My mother was sick this last weekend and by Monday was coughing, moving very slowly, and running a fever. She went to the doctor and he admitted her to the hospital.

My sisters were both mad that Mom went in. Today I was talking to my brother (who just arrived in town today) and he said Mother did not appear sick, except for a cough. I told him that Mom was sick and that she had been having issues with confusion. His response? She exaggerates. She probably didn’t really think my younger son was 17 or that my elder son was born in November. She was just pretending for attention.

I really don’t like my family very much right now. Yes, my mother has a high need for attention. Considering how little attention she got all her life, though, that is not surprising. (Look at Janice Radway’s 1984 discussion of Smithton women for a thorough introduction to this issue-among people who are not identified as dysfunctional or mentally ill.)

I just… don’t like it. I love them. They have been my family for 40+ years. But, dang, they’re the monkey with their hand caught in the jar. No matter what else is going on, they won’t let go.

Of course, they probably feel that I have inherited mother’s naivete, an aspect of her personality that also worries them. (And to some extent they are correct.)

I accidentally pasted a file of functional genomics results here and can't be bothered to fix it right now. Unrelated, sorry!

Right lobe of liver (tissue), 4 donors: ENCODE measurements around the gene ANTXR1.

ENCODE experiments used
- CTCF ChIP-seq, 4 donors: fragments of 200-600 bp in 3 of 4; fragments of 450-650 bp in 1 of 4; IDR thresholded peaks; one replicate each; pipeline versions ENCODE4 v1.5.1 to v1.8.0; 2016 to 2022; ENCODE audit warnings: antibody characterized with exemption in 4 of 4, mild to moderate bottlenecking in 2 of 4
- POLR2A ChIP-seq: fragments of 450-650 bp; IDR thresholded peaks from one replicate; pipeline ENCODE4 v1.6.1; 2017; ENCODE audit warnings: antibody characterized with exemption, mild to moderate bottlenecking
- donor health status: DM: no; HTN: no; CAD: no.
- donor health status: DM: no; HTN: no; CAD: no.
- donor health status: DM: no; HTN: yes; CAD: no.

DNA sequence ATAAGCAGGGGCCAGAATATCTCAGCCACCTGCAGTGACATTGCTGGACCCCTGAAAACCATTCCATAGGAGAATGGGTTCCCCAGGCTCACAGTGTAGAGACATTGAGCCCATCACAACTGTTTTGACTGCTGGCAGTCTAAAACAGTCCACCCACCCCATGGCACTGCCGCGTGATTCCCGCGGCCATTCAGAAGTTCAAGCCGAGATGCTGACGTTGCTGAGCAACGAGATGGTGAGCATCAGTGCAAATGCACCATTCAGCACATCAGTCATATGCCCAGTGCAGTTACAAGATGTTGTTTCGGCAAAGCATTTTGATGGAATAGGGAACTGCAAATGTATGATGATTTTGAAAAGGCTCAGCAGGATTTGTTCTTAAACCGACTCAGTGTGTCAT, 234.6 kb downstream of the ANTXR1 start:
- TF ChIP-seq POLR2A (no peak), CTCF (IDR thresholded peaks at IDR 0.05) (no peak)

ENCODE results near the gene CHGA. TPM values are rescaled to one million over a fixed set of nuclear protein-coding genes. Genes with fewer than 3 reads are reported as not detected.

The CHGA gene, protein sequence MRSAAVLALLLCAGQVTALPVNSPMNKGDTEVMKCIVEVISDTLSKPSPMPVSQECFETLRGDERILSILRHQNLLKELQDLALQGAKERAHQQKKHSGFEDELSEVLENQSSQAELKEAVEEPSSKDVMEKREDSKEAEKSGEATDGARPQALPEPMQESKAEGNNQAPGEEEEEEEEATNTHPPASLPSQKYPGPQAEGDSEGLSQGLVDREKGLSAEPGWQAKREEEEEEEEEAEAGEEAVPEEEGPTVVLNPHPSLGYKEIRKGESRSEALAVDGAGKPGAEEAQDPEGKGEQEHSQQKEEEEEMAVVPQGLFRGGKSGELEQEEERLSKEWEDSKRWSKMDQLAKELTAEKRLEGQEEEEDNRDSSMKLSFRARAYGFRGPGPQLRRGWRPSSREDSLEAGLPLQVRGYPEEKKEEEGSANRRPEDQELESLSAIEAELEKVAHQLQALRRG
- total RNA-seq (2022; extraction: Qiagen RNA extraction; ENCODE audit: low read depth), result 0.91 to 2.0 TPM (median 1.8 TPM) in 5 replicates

Oh well.

Guess I will just have to let it go and go back to working on my papers that are due this week.

Pathology in psychology. What does it mean?

As Feminist theorist Gilligan (1993) has argued compellingly, implicit in this model of male development is an understanding of psychological health as being synonymous with autonomy and separateness. Conversely pathology and moral weakness within psychoanalytic theory have traditionally been seen as resulting from a failure to define oneself as separate from the other. (13)

Ah. I have had this problem with therapists. R and I went as newlyweds to get help in being better husband and wife. The therapists did not know what to do to help us since we had no pathology. They gave us a test that showed that we were too “intertwined” with each other and not separate enough. (What did they expect of newlyweds?) Then they said they guessed it was okay if we both wanted to be pathological. At least we were in agreement on our dysfunction.

I have always been annoyed by that. It happened in 1989 or 1990. I have read Gilligan, but I didn’t realize that she was talking about our experience. Very useful. We were non-patriarchical, non-pyramidic, and thus did not fit their Western/American expectations of individualism outside of a group.